DVD region 0. Severin Films.
by critics but adored by a generation of fans who grew up watching
the film in disbelief on TV, Psychomania is part
of a small sub-genre – the zombie biker film (others include
Chopper Chicks in Zombietown and the early shot-on-video
effort Bikers Vs The Undead). In spirit, Psychomania
is closer to the 1970's New English Library pulp novels of Mick
Norman, Peter Cave and others, who presented a very British version
of the Hell’s Angels in a series of short, punchy novels
that were light on literary merit but heavy on sex, drugs, violence
and action – just the thing for thrill seeking teenage readers.
A few of these novels - Alex R. Stuart’s The Bike
From Hell for instance – touched on the supernatural,
and it’s easy to imagine Psychomania as
such a novel. Like them, it’s cheap, trashy, devoid of any
artistic saving graces – and pretty entertaining.
The film follows the adventures of a particularly lame and laughably
polite British biker gang – The Living Dead – whose
exploits consist mostly of making a nuisance of themselves in
shopping centres. Gang leader (the frightfully middle class Nicky
Henson) discovers that his mother (Beryl Reid) has the secret
of eternal life – all he has to do is kill himself with
the absolute belief that he’ll return to life. He tries
it out and is successful, and it isn’t long before the rest
of the gang follow suit, freeing them to continue to wreak the
mild havoc they were causing before (by modern standards, they
probably wouldn’t even qualify for an ASBO).
an embarrassed looking George Sanders – who killed himself
shortly afterwards, possibly inspired by the pro-suicide message
of the movie – and Brit Sleaze queen Ann Michelle, Psychomania
is, of course, by most standards rubbish – but entertaining
rubbish nonetheless. The best bit of the film are the genuinely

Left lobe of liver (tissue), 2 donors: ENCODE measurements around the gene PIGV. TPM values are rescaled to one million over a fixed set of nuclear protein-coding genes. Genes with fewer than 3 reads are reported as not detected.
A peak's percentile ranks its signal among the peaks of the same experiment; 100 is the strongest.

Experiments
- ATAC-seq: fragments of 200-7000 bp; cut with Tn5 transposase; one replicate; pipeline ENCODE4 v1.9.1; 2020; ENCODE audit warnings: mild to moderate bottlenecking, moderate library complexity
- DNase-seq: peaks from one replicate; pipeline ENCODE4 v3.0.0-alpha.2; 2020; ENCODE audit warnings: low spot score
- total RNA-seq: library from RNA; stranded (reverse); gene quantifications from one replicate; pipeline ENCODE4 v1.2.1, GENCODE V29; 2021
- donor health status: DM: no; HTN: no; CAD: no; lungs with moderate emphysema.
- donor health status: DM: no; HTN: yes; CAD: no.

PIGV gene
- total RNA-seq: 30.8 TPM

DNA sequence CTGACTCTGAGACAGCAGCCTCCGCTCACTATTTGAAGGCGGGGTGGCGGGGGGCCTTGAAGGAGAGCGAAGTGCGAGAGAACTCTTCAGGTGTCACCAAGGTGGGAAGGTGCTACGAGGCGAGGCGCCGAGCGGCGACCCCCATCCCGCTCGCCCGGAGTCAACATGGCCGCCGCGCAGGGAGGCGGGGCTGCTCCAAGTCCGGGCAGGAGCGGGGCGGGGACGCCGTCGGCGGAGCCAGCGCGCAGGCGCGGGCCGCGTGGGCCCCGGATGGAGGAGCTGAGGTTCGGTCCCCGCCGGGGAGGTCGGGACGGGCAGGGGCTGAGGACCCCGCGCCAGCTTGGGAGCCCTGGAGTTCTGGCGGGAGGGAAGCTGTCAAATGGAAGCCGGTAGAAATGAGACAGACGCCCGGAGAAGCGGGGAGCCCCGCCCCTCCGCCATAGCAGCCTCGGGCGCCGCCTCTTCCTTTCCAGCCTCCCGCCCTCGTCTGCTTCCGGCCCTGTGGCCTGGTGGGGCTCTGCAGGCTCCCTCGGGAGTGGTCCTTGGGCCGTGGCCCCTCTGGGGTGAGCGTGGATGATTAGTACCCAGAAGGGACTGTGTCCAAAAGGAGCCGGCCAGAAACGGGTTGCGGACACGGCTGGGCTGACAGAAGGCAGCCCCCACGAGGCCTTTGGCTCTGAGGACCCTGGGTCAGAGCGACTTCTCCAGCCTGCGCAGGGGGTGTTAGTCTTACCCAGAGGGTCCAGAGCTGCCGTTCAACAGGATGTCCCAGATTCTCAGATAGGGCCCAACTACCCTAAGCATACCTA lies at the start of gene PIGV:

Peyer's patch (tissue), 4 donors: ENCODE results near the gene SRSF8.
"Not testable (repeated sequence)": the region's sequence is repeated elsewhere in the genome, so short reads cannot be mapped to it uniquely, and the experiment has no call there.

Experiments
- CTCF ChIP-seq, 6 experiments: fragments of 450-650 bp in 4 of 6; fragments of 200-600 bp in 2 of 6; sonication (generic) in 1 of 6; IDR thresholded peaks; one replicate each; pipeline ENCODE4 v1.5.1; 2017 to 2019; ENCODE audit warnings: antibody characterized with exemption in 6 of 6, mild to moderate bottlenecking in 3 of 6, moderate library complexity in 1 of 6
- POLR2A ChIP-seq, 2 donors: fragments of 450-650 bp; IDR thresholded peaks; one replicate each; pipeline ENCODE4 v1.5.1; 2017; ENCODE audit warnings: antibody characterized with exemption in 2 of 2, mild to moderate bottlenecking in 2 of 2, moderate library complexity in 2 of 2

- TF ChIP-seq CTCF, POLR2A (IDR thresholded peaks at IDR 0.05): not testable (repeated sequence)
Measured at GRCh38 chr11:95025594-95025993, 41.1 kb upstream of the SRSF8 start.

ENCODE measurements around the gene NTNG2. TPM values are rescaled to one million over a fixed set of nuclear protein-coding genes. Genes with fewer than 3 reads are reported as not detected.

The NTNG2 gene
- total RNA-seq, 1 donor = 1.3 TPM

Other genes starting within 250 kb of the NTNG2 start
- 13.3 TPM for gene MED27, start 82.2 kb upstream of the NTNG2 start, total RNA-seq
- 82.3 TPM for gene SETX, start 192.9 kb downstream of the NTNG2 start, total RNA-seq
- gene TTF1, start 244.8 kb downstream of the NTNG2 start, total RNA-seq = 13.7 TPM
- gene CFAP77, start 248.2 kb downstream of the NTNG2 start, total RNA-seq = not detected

eerie opening titles, though fans of cheesy horror will find plenty
more to their taste in this. The bike stunts are actually pretty
impressive, Don Sharp directs with his usual efficiency and John
Cameron's score is a wonderful slice of moody prog-psychedelia
- unquestionably one of the film scores of the decade.
DVD sweeps aside all previous versions, not only featuring a tasty
new transfer of the movie but also a fistful of special features.
There are three excellent featurettes. The longest has cast members
Henson, Mary Larkin, Denis Gilmore, Roy Holder and Rocky Taylor
discussing their work on the film. Henson in particular is pretty
dismissive - though frankly this movie probably has more fans
than any of his 'serious' theatre work - but the stories are entertaining
and it's an excellent little documentary. equally fun are the
two music featurettes - Cameron discussing (and playing) his sore
and singer-songwriter Harvey Andrews explaining how he ended up
singing someone else's song (and then seeing it mimed to by a
'pretty boy' actor) in the movie (if you haven't heard Riding
Free, then you're in for a treat!). There's also
a somewhat disposable introduction from Fangoria editor Chris
Alexander and the original trailer to round out the disc.
great to see a much loved cult classic finally getting the VIP
treatment on DVD. Psychomania is finally revved
up and ready to rock!
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